To analyze the number of apoptotic cells after 2 days of glucosamine treatment, A549, H1299, and H460 cells were harvested and washed twice with PBS on ice. The cells were resuspended in 1 X binding buffer containing 5 μl fluorescein isothiocyanate (FITC)-conjugated Annexin V and 5 μl PI. Apoptotic events were detected by flow cytometry at 488 nm and 633 nm using the FITC Annexin V apoptosis detection kit I (BD Pharmingen, San Jose, CA). All procedures were carried out according to the manufacturer’s instructions.
Primary tumors from PBS or glucosamine treated animals were embedded in paraffin depending on the application. The 5 μm tumor tissue sections were prepared for immunohistochemistry. Paraffin sections were incubated overnight at 4°C with primary antibody against anti-phospho-Akt (Cell Signaling Technology; 1 : 100 dilution) and then processed for avidin – biotin immunohistochemistry according to the manufacturer’s instructions (Vector Laboratories, Burlingame, CA). These sections counterstained with hematoxylin and eosin-Y (H&E). Immunohistochemical analysis were performed as previously described .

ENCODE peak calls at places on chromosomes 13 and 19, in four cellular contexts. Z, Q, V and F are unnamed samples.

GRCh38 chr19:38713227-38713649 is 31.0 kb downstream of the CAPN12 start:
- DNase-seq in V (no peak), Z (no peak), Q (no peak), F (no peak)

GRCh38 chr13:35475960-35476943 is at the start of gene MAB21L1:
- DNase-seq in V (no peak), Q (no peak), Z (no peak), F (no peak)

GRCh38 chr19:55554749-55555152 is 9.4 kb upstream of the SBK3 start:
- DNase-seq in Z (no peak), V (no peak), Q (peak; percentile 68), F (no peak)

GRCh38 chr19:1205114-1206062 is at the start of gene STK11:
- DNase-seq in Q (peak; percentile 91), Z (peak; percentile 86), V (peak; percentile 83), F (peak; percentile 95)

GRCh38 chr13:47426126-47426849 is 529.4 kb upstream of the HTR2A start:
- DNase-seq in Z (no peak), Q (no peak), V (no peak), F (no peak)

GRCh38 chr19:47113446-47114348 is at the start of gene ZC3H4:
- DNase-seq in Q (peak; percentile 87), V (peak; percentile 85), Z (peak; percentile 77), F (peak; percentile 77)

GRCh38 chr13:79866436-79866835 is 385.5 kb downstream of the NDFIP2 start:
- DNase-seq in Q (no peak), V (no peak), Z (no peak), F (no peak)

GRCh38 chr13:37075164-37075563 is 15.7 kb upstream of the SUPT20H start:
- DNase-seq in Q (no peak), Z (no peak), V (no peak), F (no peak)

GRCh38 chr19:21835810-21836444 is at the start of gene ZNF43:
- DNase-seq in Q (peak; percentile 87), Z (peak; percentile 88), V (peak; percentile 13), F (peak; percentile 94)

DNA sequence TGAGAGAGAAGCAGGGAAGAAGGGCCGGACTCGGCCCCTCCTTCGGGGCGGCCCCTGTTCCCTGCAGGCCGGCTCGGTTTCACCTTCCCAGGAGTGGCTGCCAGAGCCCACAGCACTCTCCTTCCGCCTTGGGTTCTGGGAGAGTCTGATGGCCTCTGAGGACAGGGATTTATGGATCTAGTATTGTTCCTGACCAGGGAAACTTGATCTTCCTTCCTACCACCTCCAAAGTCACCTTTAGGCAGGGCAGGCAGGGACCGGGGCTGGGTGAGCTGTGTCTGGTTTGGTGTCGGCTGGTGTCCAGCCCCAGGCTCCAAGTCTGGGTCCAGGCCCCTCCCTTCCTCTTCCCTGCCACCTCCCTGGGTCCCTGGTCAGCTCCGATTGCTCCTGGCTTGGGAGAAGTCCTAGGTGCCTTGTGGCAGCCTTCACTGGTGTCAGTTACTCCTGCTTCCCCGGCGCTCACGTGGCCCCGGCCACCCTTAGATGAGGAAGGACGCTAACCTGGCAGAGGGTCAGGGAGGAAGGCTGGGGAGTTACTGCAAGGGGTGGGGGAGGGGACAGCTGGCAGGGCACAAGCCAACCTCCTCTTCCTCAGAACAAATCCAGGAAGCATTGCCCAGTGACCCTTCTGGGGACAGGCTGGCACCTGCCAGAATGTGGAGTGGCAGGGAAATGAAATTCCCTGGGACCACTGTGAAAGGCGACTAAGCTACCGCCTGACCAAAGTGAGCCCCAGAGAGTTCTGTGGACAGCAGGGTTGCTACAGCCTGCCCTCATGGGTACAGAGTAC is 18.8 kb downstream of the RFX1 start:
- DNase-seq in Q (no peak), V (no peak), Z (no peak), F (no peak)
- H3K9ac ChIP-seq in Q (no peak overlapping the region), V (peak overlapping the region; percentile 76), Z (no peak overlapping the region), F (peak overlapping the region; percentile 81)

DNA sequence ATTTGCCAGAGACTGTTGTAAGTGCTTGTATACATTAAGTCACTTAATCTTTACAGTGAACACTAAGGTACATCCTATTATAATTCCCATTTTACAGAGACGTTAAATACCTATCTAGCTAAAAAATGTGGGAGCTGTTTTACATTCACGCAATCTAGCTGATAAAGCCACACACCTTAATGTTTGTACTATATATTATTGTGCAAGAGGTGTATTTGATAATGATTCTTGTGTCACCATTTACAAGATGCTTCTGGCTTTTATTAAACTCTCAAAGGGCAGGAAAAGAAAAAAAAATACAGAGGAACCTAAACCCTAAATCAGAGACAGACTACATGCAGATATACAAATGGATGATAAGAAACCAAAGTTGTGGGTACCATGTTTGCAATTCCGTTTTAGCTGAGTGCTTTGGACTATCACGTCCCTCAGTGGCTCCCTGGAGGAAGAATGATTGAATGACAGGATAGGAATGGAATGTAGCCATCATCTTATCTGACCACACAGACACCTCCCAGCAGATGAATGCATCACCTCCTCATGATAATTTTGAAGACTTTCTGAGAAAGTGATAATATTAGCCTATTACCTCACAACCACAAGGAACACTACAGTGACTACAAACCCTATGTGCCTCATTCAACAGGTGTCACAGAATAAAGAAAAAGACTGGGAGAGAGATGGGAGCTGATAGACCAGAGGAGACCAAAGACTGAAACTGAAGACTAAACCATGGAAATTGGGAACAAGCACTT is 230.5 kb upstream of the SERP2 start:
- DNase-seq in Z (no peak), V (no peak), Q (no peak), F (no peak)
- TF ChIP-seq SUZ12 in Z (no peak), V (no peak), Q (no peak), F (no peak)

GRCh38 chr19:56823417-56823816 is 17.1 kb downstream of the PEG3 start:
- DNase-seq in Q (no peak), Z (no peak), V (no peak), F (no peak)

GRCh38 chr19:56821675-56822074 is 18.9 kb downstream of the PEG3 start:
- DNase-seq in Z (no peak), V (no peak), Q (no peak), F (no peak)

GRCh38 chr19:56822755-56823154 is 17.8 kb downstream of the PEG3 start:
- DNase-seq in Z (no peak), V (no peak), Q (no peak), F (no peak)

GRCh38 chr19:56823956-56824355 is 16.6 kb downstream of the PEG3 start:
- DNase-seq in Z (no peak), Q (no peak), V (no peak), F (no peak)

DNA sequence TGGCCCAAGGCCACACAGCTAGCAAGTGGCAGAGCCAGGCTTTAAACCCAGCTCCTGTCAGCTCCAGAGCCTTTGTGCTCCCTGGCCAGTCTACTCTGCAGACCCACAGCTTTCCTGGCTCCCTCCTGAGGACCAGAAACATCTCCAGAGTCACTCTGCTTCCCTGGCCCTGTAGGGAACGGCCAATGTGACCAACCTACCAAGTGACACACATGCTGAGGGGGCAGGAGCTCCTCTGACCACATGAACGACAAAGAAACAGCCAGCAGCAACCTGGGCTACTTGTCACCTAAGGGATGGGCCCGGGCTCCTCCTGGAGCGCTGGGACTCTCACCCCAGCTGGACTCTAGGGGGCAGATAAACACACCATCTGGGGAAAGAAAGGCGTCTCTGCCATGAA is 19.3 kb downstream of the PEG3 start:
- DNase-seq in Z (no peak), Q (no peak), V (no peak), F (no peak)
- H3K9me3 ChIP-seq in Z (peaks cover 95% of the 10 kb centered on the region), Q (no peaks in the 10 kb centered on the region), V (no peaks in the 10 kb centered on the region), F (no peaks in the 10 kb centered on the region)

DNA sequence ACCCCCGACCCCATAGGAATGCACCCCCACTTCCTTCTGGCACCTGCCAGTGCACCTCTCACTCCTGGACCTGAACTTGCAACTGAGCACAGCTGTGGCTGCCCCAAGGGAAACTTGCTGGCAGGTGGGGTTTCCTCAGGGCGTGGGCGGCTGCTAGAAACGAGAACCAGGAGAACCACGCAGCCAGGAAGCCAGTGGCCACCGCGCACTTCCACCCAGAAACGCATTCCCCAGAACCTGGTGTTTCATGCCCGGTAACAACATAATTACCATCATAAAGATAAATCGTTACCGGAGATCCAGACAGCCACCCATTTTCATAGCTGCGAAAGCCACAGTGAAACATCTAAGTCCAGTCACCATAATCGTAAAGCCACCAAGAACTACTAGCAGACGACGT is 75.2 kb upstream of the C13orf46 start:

Glucosamine induces cell cycle arrest and apoptosis in NSCLC cells
Previous studies have reported that glucosamine inhibits cell growth [15, 16] and cell-cycle progression [8, 9, 19] and induces apoptosis  in various cell lines. We therefore investigated whether the anti-cancer effect of glucosamine was associated with cell growth, cell-cycle arrest and apoptosis in NSCLC cell lines. Glucosamine reduced the proliferation of all four NSCLC cell lines, but the extent of the inhibition differed among NSCLC cell lines (Figure 1A). Flow cytometric analysis indicated that glucosamine induced cell-cycle arrest at the G0/G1 phase in a dose-dependent manner (Figure 1B) and that glucosamine induced apoptosis in A549, H226B, H1299, and H460 NSCLC cell lines (Figure 1C and Additional file 1: Figure S1). Consistent with the results of the cell proliferation assay, in the cell cycle and apoptosis analyses, the A549 and H226B cells had a more significant response to glucosamine than the others.